√σ2
J
=
√Npq
(N1− N2)p∼ N−1/2. (20)
In a typical bulk experiment, particle numbers are large, of the order of Avogadro’s number 1023. In such cases, the
width of the flux distribution is exceedingly small and it becomes overwhelmingly probable that the mean flux will
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be governed by Fick’s law. However, within biological cells and in applications involving small numbers of particles,
the variance of the flux can become significant. It has been observed that both rotary and translational single motor
proteins sometimes transiently step backwards, relative to their main direction of motion.22
As a measure of the fluctuations, we now calculate the variance in the flux. It follows from Eq. (18) that ?J2? = Npq,
where N = N1+ N2. Thus, we can represent the magnitude of the fluctuations as δ,
δ =
?
?(∆J)2?
?J?2
=
√Npq
pfN
∝1
f
?q
pN−1,
where the quantity N = N1+ N2is the total number of fleas and f = (N1− N2)/(N), the normalized concentration
difference. The quantity δ is also a measure of the degree of backflux. In the limit of large N, δ goes to zero. That is,
the noise diminishes with system size. However, even when N is large, δ can still be large (indicating the possibility
of backflux) if the concentration gradient, N1− N2, is small.
Let us look now at our other measure of fluctuations, the potency. Trajectories that are not potent should have
|m1− m2| ≈ 0 which corresponds to a negligible change in the current state of the system as a result of a given
microtrajectory. In Fig. (4), the impotent microtrajectories are shown as the shaded band for which m1≈ m2. To
quantify this, we define impotent trajectories as those for which |m1− m2| ≤ h, (h ≪ N). In the Gaussian model,
the fraction of impotent trajectories is
Φimpotent ≈
?h
1
2
−h
?
dJ
1
√2πNpqexp
?h + (N1− N2)p
?−(J − (N1− N2)p)2
?
2Npq
?h − (N1− N2)p
?
(21)
=
erf
√2Npq
+ erf
√2Npq
??
, (22)
and corresponds to summing over the subset of trajectories that have a small flux. To keep it simple, we did a
computation, taking p = q = 1/2, and for which the expression for the probability distribution for the microscopic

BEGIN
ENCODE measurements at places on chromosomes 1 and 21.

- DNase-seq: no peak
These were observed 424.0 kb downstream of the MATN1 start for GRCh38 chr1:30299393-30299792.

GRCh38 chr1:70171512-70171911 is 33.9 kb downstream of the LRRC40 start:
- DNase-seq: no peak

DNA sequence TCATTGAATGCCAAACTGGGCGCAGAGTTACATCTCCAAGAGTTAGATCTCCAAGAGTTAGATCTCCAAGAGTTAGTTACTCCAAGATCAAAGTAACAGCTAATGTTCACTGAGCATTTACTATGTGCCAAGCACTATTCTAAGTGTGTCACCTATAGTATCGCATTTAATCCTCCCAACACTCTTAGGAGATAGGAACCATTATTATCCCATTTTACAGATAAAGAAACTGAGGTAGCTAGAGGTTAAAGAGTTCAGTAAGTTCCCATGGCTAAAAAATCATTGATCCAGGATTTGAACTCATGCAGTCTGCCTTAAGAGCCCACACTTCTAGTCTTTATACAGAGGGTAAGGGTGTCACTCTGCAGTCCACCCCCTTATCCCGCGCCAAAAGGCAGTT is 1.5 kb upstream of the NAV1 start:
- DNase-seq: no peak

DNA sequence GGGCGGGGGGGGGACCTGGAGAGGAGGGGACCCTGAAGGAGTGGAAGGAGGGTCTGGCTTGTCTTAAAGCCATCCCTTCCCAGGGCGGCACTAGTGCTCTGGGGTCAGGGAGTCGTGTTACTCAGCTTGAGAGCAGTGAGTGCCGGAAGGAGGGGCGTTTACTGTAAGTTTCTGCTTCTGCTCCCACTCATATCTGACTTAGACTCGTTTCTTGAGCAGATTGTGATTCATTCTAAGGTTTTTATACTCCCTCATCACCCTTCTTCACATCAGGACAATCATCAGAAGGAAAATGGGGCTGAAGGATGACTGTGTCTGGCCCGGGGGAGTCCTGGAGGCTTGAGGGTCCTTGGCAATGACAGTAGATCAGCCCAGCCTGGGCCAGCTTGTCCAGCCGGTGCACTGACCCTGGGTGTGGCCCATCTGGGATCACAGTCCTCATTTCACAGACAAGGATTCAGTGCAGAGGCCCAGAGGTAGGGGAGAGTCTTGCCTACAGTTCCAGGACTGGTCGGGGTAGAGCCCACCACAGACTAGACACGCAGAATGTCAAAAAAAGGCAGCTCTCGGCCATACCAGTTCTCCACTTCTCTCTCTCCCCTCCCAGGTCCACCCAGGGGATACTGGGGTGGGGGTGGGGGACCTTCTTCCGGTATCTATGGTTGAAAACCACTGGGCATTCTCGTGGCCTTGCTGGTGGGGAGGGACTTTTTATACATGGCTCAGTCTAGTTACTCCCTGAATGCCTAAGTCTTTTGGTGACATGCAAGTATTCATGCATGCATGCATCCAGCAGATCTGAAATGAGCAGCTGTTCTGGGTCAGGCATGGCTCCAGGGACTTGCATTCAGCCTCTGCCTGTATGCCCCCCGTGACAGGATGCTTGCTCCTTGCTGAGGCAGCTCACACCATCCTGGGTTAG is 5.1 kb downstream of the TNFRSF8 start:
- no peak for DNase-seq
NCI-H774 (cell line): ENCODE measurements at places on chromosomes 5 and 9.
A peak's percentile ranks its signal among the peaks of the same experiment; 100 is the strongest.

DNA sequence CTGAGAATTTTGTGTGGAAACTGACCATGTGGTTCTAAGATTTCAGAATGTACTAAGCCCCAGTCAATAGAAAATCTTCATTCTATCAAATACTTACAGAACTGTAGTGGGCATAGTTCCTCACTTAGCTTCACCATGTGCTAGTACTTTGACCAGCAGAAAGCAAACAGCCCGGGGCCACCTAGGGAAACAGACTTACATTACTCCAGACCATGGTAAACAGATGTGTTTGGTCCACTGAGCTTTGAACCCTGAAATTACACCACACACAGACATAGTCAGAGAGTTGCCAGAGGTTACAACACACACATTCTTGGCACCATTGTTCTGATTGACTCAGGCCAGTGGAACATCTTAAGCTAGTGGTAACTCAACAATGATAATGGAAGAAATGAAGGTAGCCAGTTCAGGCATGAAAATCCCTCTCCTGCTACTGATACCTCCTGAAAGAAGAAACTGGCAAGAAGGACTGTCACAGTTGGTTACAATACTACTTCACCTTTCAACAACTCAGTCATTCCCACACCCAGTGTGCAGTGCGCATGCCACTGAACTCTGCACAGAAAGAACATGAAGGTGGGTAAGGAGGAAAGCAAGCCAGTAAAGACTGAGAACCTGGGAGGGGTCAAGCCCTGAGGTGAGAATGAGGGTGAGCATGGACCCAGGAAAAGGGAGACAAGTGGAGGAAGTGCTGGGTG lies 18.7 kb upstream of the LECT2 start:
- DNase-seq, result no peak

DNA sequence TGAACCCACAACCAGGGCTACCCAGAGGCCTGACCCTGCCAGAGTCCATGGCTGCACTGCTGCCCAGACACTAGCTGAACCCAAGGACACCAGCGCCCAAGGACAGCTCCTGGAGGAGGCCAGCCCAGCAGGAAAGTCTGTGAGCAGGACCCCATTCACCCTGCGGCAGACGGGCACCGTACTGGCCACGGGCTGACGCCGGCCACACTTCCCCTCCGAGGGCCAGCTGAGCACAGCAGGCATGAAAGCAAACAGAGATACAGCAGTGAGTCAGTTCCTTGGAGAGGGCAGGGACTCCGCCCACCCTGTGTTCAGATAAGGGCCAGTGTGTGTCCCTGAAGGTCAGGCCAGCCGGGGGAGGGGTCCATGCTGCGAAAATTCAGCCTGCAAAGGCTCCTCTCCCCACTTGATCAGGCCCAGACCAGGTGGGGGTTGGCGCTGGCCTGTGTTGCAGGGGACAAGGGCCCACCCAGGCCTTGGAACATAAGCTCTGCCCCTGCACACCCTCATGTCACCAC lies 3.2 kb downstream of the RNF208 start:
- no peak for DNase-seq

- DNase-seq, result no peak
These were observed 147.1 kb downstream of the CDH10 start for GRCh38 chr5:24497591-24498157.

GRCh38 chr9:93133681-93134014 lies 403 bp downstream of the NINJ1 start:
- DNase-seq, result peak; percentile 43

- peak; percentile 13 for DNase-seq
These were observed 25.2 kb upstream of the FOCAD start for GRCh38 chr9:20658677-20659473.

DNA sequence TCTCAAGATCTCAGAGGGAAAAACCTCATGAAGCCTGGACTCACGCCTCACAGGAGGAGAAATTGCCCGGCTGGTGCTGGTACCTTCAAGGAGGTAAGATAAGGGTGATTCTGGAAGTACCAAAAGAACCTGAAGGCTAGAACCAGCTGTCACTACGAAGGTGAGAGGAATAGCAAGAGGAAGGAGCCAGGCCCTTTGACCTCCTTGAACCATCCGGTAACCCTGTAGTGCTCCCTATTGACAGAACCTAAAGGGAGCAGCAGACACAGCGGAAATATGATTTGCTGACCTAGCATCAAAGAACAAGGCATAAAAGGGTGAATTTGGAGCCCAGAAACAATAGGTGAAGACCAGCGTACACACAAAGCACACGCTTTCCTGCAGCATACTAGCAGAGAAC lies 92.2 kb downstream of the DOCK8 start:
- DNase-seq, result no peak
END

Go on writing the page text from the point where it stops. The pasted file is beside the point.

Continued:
flux m1− m2is given by Eq. (18). The choice of h is arbitrary, so let us just choose h to be one standard deviation,
?N/4. Fig. (5) shows potencies for various values of N1and N2. When the concentration gradient is large, most
gradient is small, most trajectories have little effect on the macrostate.
As another measure of fluctuations, let us now consider the “bad actors” (see Fig. (6)). If the average flux is in the
direction from dog (1) to dog (2), what is the probability you will observe flux in the opposite direction (bad actors)?
Using Eq. (18) for P(J), we get
trajectories are potent, leading to a statistically significant change of the macrostate, whereas when the concentration
Φbadactors ≈
?0
1
2
−∞
?
1
√2πNpqexp
?(N1− N2)p
?−(J − (N1− N2)p)2
??
2Npq
?
(23)
=
1 − erf
√2Npq
,N2> N1
(24)
which amounts to summing up the fraction of trajectories for which J ≤ 0. Figure (7) shows the fraction of bad
actors for p = q = 1/2. Bad actors are rare when the concentration gradient is large, and highest when the gradient
is small. The discontinuity in the slope of the curve in Fig. (7) at N1/N = 0.5 is a reflection of the fact that the mean
flux abruptly changes sign at that value.
IV. FOURIER’S LAW OF HEAT FLOW
While particle flow is driven by concentration gradients, according to Fick’s law, ?J? = −D∂c
by temperature gradients, according to Fourier’s law1:
∂x, energy flow is driven
?Jq? = −κ∂T
∂x.
Here, Jq is the energy transferred per unit time and per unit cross-sectional area by heat flow and ∂T/∂x is the
temperature gradient that drives it, indicated here for the one-dimensional case. κ, the thermal conductivity,1plays
the role that the diffusion coefficient plays in Fick’s Law.
To explore Fourier’s law, we return to the Dog-Flea model as described in Sec. III. Now, columns (1) and (2) can
differ not only in their particle numbers, N1(t) and N2(t), but also in their temperatures, T1(t) and T2(t). To keep
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it simple here, we assume that each column is at thermal equilibrium and that each particle that jumps carries with
it the average energy, ?mv2/2? = kBT/2 from the column it left. Within this simple model, all energy is transported